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Pen/Finn: "What's going on? A-A-Abraham Lincoln?"Pen/Finn: "What?"
Lincoln: "Pen. Your mind has been transported back in time. And to Mars."
—Adventure Time - Pilot Episode
A type of joke that goes "Hey, look! A historical figure!" Apparently, there's something inherently funny about dead famous people, so that a quick cameo/reference is all you need to get a laugh. Part of the humor may come from putting the figure in an unexpected location or silly situation. Abraham Lincoln may be funny on his own, but Abraham Lincoln on a spaceship is even funnier. Another variation is to have the figure take some other form. Zombie Theodore Roosevelt, Robot Oscar Wilde, Evil William Shakespeare and the Giant Head of Errol Flynn could all be completely hilarious.
As far as historical figures who can be the subject of this kind of joke go, there seem to be three categories: those that everyone knows like Lincoln, those only known for one thing, like Grover Cleveland, and those where they are only known for not being known, like Millard Fillmore.
- Fritz Lang serves as Ed's mentor in Fullmetal Alchemist: The Conquerer of Shamballa. Ed has no idea who he even is until about halfway through the film and even then he's not particularly impressed with him.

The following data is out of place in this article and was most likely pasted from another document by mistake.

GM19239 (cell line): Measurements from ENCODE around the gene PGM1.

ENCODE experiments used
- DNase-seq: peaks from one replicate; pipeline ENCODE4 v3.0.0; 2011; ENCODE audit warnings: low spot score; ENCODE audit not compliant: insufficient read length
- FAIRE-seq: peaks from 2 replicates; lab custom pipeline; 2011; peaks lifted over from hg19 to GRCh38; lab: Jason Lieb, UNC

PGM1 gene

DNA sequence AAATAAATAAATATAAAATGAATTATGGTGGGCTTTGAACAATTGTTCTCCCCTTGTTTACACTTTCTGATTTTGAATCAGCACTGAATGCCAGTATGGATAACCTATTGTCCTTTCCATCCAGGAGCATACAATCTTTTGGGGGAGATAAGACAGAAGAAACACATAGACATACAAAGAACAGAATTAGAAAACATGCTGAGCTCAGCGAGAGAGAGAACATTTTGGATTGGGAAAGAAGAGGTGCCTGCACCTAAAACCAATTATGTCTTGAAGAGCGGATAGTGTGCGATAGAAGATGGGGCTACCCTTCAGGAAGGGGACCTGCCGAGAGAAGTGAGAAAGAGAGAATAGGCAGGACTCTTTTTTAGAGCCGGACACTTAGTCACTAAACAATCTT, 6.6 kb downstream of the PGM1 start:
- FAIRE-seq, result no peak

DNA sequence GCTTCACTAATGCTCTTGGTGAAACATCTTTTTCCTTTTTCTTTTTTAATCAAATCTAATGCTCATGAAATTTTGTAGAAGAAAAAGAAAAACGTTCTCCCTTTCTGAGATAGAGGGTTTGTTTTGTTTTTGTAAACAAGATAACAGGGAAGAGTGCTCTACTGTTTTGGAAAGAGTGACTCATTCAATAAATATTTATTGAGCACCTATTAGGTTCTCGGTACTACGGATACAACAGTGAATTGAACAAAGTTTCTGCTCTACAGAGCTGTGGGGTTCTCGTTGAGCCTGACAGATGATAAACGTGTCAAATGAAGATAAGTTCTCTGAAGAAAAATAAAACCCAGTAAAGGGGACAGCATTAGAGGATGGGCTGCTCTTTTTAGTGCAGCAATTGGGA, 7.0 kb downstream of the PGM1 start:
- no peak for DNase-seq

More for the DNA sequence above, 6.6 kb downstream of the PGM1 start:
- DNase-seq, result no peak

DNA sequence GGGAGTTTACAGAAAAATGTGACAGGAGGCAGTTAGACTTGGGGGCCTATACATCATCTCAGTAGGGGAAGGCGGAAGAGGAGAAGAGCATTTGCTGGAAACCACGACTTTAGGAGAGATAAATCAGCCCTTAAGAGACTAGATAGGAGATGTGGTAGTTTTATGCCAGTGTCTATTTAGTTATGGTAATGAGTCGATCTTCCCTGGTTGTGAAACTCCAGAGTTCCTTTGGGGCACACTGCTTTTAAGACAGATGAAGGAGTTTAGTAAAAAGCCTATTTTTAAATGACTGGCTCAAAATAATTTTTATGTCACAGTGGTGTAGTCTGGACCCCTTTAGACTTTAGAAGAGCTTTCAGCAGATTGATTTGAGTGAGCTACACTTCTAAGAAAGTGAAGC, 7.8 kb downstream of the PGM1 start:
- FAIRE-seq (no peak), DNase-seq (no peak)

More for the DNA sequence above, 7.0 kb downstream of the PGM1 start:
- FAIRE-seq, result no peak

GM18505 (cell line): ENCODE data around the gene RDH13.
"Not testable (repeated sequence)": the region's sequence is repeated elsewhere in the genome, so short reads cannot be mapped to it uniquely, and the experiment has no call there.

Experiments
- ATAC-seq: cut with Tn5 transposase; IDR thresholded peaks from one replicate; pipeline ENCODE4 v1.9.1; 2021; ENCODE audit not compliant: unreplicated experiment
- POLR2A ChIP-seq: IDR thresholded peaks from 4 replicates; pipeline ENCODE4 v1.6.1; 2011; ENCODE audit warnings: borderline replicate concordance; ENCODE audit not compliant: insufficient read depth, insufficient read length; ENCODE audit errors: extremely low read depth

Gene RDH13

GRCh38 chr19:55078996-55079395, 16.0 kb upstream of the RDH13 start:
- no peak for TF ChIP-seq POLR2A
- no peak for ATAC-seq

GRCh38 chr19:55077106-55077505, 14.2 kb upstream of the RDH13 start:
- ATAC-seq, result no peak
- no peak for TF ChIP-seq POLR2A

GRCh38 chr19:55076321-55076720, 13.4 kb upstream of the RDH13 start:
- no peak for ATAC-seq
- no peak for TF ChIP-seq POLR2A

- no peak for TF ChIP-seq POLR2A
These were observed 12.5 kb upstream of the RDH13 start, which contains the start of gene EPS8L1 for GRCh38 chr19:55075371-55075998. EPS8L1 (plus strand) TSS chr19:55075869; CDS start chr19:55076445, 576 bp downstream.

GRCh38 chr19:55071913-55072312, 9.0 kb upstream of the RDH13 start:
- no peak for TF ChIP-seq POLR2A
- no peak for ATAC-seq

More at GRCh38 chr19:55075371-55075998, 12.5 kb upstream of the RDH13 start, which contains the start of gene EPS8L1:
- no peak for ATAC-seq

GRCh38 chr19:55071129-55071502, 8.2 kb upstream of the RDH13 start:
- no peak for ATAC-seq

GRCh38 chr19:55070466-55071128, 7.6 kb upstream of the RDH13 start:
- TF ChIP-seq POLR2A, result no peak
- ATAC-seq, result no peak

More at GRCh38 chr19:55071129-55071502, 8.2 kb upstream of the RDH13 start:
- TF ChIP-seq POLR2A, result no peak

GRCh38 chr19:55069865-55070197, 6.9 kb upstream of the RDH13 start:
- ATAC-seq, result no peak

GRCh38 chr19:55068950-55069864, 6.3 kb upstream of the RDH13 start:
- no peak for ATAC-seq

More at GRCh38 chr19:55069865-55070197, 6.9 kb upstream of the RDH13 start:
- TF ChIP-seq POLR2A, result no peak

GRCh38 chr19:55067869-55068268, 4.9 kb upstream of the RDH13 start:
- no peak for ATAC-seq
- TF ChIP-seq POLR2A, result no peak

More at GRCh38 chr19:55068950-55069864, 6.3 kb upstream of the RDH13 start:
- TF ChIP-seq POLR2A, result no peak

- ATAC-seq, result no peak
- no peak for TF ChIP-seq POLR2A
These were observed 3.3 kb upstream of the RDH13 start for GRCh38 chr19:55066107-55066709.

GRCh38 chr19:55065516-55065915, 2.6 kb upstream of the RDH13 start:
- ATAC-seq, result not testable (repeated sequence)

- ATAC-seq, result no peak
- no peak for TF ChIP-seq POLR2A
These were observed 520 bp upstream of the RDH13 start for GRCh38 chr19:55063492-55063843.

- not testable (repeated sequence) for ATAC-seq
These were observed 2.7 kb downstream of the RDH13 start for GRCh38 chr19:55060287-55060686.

- Probably the most triumphant example for people of a certain age: Bill and Teds Excellent Adventure.
- In The Dark Knight Saga, the police station has a corkboard with pictures of people suspected to be Batman. Including Abraham Lincoln.
- Late Night with Conan O'Brien employs this often. There was Gay Lincoln on a Swing for a while. Now there's S&M Lincoln who silently leers at Conan from afar even after the sketch is supposed to be over.
- Police Squad!! had Rex Hamilton as Abraham Lincoln in the opening credits of every episode, even though Lincoln would never appear in any episodes.
- Mystery Science Theater 3000's Soultaker Episode had Martin Van Buren as an image from the pod attached to the SOL to hide Joel's cameo appearance.